Your Household Appliances Can Kill You!

Modern home appliances have become an integral part of our everyday lives. For many, it is impossible to even imagine living without an iron, a microwave, a dryer – or even air conditioning – any more. Household appliances are here to serve us, and are usually serving us so well, that they are often taken for granted.

However, household appliances can sometimes be dangerous! No, your toaster is not plotting to kill you, but accidents involving various household appliances can – and do – happen!

That’s why your home appliances need to be taken care of regularly. A regular maintenance will ensure that they stay in good and safe working order. It will usually be enough to simply follow the manufacturer’s directions – and some common sense too! For instance, when cleaning an appliance, the appliance must be unplugged, and it must never be immersed in the water entirely.

When a household appliance stops working properly, call an appliance repair service. Taking a do-it-yourself route is usually not a good idea.

Never attempt to repair a microwave oven by yourself! There is a microwave part called the high voltage capacitor, which can store a potentially lethal dose of electricity. Yes, even after the microwave has been unplugged, thousands of volts remain stored in its electrical parts. You could accidentally electrocute yourself! Older TV sets also have electric parts that can hold a charge even after they’ve been unplugged.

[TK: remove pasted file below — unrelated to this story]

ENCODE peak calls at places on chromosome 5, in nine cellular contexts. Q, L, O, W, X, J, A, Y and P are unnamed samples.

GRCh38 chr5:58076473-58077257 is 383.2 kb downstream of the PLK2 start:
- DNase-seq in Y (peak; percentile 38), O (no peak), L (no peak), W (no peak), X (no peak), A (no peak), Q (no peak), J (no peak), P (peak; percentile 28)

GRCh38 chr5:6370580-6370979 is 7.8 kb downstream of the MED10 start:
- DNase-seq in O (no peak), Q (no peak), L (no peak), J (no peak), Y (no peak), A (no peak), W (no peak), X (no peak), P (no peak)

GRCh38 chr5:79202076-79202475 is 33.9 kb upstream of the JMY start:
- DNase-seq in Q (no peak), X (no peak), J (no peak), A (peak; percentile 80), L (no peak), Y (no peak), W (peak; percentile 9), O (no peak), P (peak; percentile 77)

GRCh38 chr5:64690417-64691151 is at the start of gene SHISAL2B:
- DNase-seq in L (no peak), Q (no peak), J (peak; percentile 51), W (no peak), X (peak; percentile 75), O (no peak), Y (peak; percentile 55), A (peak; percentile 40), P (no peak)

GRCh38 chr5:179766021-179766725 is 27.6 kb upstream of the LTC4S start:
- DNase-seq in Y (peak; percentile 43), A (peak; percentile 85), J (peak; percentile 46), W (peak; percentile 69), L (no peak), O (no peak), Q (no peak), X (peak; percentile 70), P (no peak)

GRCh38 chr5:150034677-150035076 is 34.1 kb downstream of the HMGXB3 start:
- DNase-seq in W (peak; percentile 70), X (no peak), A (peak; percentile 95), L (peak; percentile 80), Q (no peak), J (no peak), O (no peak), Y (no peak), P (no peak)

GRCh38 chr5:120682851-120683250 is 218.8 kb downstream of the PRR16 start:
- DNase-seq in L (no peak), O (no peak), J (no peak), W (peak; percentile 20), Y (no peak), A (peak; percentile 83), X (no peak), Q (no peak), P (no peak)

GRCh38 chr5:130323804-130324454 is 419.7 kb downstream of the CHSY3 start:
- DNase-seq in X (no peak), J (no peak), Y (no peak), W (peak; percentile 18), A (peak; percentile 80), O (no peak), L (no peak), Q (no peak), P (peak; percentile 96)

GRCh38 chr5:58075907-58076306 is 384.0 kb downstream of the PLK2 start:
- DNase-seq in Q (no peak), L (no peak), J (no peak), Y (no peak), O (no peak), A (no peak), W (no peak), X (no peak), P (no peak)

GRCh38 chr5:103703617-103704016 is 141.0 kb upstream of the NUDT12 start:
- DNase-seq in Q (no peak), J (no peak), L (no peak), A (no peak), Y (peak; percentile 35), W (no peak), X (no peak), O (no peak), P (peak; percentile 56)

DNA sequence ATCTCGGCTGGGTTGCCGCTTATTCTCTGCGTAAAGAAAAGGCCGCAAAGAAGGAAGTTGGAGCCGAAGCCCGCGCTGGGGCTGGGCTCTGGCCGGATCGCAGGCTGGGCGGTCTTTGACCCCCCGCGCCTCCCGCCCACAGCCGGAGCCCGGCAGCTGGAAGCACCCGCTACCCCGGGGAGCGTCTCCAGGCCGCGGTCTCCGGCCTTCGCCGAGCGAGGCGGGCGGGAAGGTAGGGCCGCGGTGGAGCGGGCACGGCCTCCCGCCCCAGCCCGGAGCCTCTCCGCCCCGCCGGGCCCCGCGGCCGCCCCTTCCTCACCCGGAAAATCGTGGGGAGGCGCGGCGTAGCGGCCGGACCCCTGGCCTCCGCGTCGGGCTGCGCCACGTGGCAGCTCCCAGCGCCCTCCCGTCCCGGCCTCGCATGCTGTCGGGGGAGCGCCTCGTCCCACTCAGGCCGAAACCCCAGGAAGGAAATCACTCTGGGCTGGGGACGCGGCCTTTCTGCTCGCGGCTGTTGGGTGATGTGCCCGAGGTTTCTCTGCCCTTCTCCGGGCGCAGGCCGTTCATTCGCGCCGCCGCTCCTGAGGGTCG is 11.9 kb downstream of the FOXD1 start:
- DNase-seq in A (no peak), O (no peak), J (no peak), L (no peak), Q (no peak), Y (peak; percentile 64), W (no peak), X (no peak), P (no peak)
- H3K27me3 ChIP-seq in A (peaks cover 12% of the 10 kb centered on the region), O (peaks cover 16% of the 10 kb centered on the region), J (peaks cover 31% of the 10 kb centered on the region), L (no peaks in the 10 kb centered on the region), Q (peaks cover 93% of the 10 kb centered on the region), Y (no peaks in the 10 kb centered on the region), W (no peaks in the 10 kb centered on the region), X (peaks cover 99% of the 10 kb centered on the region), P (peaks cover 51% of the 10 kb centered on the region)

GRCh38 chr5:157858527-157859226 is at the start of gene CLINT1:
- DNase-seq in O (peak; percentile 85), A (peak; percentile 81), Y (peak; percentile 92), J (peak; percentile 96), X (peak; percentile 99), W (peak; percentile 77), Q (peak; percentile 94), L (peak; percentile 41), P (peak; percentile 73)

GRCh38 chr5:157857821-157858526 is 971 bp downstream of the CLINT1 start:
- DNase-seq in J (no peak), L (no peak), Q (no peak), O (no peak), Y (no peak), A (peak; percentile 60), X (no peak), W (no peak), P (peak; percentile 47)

A clothes dryer could easily start a fire! Its venting system can get clogged by lint, heat up, and cause a fire that spreads quickly! Consisting of hair, cotton, and other fibers, lint buildup is surprisingly inflammable. If you still have a white vinyl venting, replace it with an aluminum equivalent as soon as possible.

A modern fridge is perhaps the most dangerous household appliance. According to the London fire brigade, the increased amount of plastic and inflammable insulation used in the latest models causes large fires with toxic fumes that spread quickly. The problem lies in the unfortunate fact that the parts of an appliance where a fire can start are not separated from the inflammable parts. Fires can be caused by light bulbs that stay on even when the door is closed, overheated control boards, or a short-circuit in fridge’s electronic components.

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